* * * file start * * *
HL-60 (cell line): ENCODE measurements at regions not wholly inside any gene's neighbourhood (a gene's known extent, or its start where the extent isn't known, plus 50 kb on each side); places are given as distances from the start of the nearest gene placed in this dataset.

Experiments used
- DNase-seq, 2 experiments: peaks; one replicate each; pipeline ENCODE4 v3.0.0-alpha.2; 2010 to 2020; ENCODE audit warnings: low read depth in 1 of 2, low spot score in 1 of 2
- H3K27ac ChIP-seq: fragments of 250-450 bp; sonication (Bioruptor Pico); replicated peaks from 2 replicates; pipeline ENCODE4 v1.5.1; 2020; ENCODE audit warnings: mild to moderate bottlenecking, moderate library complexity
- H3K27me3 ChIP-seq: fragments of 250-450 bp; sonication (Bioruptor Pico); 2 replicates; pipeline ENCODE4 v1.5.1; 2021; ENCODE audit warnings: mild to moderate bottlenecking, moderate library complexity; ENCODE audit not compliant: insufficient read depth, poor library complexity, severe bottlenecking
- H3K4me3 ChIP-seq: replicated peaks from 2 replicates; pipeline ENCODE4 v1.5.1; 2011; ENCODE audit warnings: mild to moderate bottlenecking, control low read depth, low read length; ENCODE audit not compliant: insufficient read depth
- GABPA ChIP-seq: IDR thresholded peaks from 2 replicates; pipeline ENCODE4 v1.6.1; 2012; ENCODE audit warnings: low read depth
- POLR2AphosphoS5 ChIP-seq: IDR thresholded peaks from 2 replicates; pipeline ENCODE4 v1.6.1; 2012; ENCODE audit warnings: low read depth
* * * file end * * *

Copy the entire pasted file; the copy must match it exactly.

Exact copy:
HL-60 (cell line): ENCODE measurements at regions not wholly inside any gene's neighbourhood (a gene's known extent, or its start where the extent isn't known, plus 50 kb on each side); places are given as distances from the start of the nearest gene placed in this dataset.

Experiments used
- DNase-seq, 2 experiments: peaks; one replicate each; pipeline ENCODE4 v3.0.0-alpha.2; 2010 to 2020; ENCODE audit warnings: low read depth in 1 of 2, low spot score in 1 of 2
- H3K27ac ChIP-seq: fragments of 250-450 bp; sonication (Bioruptor Pico); replicated peaks from 2 replicates; pipeline ENCODE4 v1.5.1; 2020; ENCODE audit warnings: mild to moderate bottlenecking, moderate library complexity
- H3K27me3 ChIP-seq: fragments of 250-450 bp; sonication (Bioruptor Pico); 2 replicates; pipeline ENCODE4 v1.5.1; 2021; ENCODE audit warnings: mild to moderate bottlenecking, moderate library complexity; ENCODE audit not compliant: insufficient read depth, poor library complexity, severe bottlenecking
- H3K4me3 ChIP-seq: replicated peaks from 2 replicates; pipeline ENCODE4 v1.5.1; 2011; ENCODE audit warnings: mild to moderate bottlenecking, control low read depth, low read length; ENCODE audit not compliant: insufficient read depth
- GABPA ChIP-seq: IDR thresholded peaks from 2 replicates; pipeline ENCODE4 v1.6.1; 2012; ENCODE audit warnings: low read depth
- POLR2AphosphoS5 ChIP-seq: IDR thresholded peaks from 2 replicates; pipeline ENCODE4 v1.6.1; 2012; ENCODE audit warnings: low read depth